Submitted by Paul A. Bucich, P.E., Public Works Engineering Director, City of Lakewood.
Recent articles published in the Suburban Times regarding Waughop Lake have not included all the facts around how the City arrived at its decision to apply alum treatments to the lake to control toxic algae blooms.
There are many opinions on what to do about the lake, from do nothing to dredge it and start over. We believe we have found a solution through a management strategy that addresses the issue in a reasonable manner that is affordable and has the smallest impact on Fort Steilacoom Park, park users, and surrounding neighborhoods.
As most users of Fort Steilacoom Park know, toxic algae in Waughop Lake is a decades-long problem. In its search for a solution, the City consulted with national experts and state ecology officials, held extensive discussions with University of Washington professors and others with expertise in lakes and aquatics issues, and listened to residents.
In an effort to make sure the City had all the information before proceeding with a treatment option, two independent consultant firms were hired to provide recommended treatment options.
The suggested solutions proposed by Mr. McClellan (Jan. 14 “Lakewood is on the wrong path for its biggest environmental problem“) and Mr. Russell (Jan. 11 “Letter: Council should reconsider Waughop Lake plan“) fail to mention key information that led the City Council to its final decision.
That information is outlined below:
Nationally recognized consultants have evaluated options for addressing the algae blooms in Waughop Lake, including treatment with Aluminum Sulfate (alum) or hydraulic dredging of the bottom sediments. Consultants hired by the City, Brown and Caldwell as well as Tetra Tech, independently assessed the feasibility of treatment options and the costs of alum treatment vs. dredging. The 2017 Brown and Caldwell report recommended the following management strategy: “Conduct further lake sediment assessments to provide more accurate costs for sediment removal; if costs are higher than City can fund, conduct whole-lake alum treatment to remove phosphorus from the water column and inactivate phosphorus in the sediment; evaluate if sediment removal long term is feasible in regards to permitting requirements, costs for operations, impacts to park users.”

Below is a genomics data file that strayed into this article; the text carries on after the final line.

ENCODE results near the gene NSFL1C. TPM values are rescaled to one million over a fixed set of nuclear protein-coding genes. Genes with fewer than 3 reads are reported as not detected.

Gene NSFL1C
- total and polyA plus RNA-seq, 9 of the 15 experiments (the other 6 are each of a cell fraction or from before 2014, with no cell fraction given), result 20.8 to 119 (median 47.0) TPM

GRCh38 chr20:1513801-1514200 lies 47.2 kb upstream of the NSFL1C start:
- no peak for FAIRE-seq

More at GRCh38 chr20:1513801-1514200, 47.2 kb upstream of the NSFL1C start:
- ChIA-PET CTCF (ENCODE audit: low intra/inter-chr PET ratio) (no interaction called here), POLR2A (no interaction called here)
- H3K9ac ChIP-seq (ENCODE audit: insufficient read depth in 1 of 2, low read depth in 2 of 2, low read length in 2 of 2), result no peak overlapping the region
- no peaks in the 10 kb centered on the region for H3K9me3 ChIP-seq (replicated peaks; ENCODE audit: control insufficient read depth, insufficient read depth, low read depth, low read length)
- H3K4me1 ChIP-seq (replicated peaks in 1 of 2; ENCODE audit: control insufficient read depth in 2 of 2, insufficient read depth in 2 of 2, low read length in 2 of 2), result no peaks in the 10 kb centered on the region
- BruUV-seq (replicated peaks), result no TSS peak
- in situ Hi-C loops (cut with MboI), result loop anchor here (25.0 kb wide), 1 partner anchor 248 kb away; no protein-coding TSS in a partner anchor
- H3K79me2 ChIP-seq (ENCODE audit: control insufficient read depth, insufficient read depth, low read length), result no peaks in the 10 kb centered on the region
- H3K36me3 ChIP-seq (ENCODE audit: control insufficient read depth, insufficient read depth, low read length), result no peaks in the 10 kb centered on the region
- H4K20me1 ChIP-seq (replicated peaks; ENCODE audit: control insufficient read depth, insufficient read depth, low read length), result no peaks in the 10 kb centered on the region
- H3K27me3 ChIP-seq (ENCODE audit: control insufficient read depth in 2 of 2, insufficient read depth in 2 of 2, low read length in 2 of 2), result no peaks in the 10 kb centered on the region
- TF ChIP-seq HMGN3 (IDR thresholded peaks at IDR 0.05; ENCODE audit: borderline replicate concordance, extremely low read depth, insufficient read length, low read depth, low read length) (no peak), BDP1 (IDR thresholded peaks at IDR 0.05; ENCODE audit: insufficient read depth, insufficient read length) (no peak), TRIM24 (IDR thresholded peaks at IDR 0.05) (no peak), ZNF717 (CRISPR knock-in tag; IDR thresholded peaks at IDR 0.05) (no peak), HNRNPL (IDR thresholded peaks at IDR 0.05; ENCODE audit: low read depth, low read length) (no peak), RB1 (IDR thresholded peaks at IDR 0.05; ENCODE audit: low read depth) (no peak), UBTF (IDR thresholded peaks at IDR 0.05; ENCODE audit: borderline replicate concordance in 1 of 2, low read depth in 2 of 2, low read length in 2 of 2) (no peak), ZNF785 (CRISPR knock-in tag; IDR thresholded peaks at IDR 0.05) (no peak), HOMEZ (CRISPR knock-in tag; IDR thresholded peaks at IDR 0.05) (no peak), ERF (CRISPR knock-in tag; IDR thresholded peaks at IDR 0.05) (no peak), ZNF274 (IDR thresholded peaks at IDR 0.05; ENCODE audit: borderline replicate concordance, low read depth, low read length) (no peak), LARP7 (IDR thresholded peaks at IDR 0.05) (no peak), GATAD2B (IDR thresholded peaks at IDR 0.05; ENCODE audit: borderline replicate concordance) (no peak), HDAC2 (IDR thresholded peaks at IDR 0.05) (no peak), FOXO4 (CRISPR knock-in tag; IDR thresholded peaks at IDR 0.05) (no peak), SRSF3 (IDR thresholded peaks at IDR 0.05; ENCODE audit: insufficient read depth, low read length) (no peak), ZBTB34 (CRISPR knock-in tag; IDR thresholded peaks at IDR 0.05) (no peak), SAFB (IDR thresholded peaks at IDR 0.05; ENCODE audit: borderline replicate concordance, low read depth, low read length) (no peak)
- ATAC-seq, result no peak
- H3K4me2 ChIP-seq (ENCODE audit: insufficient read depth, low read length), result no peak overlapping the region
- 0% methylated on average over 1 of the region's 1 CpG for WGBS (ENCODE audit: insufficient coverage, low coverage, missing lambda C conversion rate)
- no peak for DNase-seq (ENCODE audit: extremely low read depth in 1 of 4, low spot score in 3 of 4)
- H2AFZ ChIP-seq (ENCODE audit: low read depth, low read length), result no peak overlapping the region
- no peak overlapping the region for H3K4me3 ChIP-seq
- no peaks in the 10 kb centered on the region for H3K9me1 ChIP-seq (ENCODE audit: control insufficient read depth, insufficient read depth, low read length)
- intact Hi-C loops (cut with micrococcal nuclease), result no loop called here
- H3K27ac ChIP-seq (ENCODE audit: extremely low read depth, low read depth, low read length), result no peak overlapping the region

This is the strategy the City has followed since 2017. In 2018 the City hired Tetra Tech to conduct another review, this time asking specifically about dredging costs. Work done in 2018 and already in 2019 revealed the high cost of sediment removal and the impacts it would have on the park and adjacent neighborhoods.
Removal of sediments from a lake bottom is challenging even when a suitable location for disposal of that sediment is adjacent to a lake. In the case of Waughop Lake, it is even more challenging because the City is not able to dispose of the sediment within Fort Steilacoom Park without having a significant impact on existing park uses and features.
The 2018 study by Tetra Tech determined that the costs to dredge the lake ranged between $7.9 Million and $34.5 Million depending on the depth of materials removed. With a shallow removal, the probability of success was estimated at 20 percent. With a deeper dredging effort, the probability of success was estimated at 90 percent. Success is viewed as significant reduction or elimination of algae blooms.
The significant impact of dredging was not relayed in the recent articles in the Suburban Times. It is important for the public to understand all the impacts the City Council considered when making its decision.
Dredging requires a significant operation including pumping the materials, drying the materials, and transporting them off-site.